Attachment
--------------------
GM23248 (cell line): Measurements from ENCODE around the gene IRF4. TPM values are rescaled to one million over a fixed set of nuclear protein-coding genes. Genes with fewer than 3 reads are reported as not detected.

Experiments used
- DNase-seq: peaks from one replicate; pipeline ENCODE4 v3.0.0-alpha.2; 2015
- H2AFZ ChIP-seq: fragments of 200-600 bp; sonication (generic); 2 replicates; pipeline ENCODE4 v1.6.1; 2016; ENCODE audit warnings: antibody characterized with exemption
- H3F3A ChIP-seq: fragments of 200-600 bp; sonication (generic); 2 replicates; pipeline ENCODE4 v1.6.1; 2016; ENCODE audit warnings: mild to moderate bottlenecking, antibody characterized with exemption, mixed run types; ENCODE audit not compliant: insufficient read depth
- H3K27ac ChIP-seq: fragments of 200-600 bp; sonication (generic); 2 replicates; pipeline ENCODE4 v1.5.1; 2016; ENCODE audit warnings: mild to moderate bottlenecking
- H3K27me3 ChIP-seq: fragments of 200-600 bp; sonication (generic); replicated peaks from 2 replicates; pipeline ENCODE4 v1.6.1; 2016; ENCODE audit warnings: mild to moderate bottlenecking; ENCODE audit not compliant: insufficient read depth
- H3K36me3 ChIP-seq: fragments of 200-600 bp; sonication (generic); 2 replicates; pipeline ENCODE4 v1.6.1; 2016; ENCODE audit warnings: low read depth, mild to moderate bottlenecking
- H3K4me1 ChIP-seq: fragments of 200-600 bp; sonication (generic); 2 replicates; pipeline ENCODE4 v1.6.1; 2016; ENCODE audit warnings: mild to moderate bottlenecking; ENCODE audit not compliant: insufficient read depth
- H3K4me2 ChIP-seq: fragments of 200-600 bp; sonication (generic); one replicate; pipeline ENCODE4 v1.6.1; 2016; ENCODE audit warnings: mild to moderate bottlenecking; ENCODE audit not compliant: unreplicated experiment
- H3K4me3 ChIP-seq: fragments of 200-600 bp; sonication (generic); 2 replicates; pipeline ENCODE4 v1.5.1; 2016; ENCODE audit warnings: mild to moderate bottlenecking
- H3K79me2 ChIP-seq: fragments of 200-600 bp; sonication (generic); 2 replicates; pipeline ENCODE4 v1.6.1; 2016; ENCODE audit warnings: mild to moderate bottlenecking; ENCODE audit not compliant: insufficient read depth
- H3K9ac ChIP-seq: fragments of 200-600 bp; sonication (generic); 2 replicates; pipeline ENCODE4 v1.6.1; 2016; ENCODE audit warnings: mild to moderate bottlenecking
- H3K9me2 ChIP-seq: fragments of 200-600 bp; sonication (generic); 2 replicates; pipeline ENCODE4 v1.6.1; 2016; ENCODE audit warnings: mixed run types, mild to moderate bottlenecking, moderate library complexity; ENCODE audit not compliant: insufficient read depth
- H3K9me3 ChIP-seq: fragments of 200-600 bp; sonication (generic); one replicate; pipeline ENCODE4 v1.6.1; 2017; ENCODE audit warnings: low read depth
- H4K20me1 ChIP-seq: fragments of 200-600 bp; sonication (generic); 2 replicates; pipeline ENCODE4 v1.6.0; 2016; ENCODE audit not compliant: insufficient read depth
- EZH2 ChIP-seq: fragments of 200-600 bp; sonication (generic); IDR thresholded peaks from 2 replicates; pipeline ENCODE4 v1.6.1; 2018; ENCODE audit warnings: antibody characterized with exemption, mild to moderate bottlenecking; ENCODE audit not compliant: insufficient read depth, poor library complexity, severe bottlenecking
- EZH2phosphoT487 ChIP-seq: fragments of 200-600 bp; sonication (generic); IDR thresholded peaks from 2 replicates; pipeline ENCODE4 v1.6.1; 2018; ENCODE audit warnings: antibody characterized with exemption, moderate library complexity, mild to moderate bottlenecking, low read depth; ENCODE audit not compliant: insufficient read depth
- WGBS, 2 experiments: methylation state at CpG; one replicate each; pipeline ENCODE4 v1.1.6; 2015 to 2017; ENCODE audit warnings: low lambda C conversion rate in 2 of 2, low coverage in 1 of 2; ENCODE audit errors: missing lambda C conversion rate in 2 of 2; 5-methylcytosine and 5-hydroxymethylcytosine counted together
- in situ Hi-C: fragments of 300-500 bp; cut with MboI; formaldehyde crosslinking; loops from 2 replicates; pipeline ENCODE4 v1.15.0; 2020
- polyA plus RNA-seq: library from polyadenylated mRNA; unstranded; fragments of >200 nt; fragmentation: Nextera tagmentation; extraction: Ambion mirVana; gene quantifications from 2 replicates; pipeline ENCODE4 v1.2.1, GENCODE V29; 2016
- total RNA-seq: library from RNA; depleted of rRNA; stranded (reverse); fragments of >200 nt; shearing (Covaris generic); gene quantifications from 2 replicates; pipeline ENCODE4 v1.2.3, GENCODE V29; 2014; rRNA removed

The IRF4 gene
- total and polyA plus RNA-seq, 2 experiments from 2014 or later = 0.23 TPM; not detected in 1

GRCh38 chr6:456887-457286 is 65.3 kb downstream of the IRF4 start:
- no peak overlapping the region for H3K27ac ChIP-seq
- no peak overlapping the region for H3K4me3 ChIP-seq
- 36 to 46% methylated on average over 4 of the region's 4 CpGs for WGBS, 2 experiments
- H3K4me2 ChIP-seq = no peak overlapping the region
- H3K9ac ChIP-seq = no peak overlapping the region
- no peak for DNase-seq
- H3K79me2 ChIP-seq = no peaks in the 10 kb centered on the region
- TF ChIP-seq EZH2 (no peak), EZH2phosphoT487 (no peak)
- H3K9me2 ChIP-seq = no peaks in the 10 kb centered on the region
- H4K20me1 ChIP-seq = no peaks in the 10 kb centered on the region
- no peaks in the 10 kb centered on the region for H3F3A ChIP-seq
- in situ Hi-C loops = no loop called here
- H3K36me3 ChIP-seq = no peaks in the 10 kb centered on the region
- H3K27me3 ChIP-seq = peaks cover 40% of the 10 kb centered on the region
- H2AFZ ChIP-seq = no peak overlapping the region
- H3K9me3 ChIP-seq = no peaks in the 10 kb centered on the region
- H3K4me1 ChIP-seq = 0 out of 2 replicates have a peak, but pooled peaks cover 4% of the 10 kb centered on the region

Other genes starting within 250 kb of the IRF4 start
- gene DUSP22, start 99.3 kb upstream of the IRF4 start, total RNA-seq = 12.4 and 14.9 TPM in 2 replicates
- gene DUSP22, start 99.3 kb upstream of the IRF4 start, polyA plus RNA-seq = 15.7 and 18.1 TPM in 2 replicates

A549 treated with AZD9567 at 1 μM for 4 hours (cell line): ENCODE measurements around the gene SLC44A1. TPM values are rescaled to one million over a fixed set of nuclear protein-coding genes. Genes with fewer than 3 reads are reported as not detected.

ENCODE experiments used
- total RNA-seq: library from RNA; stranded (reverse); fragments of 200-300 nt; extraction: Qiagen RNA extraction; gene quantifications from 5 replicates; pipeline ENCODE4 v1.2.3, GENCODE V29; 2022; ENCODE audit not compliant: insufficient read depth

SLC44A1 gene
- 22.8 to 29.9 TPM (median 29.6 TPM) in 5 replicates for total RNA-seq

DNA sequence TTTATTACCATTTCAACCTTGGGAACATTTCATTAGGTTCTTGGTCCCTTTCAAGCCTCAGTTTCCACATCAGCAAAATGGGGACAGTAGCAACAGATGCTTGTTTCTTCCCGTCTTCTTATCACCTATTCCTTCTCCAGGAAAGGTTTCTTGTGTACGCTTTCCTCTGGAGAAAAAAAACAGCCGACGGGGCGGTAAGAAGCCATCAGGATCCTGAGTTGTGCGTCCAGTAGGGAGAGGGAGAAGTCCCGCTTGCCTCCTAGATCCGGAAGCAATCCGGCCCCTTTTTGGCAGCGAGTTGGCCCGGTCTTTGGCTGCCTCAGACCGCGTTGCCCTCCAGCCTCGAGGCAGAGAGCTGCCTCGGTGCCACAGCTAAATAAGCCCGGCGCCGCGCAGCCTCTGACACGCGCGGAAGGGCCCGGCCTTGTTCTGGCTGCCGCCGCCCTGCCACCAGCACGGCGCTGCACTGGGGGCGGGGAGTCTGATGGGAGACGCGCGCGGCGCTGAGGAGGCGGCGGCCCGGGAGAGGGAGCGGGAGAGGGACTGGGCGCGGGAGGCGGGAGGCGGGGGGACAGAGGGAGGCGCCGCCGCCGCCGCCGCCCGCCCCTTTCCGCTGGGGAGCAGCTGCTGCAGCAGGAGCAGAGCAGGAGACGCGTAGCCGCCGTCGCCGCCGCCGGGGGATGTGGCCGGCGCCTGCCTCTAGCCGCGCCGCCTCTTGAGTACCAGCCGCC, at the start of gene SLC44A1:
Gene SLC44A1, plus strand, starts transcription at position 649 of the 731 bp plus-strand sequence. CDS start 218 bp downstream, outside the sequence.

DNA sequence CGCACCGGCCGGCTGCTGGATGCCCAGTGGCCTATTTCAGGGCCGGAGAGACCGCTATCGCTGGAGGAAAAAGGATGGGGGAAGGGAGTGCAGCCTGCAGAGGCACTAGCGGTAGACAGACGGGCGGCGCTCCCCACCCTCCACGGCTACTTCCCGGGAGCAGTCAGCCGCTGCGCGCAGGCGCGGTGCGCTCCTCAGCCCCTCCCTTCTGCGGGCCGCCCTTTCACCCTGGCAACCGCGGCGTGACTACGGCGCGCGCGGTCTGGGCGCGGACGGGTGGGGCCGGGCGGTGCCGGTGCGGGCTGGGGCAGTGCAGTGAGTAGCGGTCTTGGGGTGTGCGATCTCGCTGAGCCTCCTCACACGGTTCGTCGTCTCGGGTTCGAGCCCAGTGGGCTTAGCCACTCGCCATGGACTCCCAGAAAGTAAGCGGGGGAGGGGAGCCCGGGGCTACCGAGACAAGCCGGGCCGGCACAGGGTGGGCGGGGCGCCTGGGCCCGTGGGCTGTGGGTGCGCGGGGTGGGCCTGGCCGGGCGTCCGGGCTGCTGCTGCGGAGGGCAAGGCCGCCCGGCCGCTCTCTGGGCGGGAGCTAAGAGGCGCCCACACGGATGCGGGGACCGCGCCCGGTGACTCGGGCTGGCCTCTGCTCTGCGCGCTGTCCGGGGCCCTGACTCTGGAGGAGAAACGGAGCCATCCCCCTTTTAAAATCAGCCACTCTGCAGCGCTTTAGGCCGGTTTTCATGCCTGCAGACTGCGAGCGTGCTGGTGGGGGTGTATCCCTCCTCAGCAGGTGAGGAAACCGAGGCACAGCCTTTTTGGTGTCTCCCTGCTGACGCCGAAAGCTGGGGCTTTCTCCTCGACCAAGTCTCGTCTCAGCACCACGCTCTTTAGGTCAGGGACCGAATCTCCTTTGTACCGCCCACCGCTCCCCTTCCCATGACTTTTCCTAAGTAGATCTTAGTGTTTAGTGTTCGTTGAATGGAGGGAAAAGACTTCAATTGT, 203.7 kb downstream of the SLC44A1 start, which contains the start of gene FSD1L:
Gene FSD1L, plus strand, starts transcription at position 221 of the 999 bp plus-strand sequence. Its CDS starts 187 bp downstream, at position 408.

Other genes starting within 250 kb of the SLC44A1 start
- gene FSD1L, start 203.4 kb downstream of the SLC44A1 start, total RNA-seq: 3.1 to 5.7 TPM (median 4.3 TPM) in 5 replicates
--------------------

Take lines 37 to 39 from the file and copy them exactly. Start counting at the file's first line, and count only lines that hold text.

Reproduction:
- in situ Hi-C loops = no loop called here
- H3K36me3 ChIP-seq = no peaks in the 10 kb centered on the region
- H3K27me3 ChIP-seq = peaks cover 40% of the 10 kb centered on the region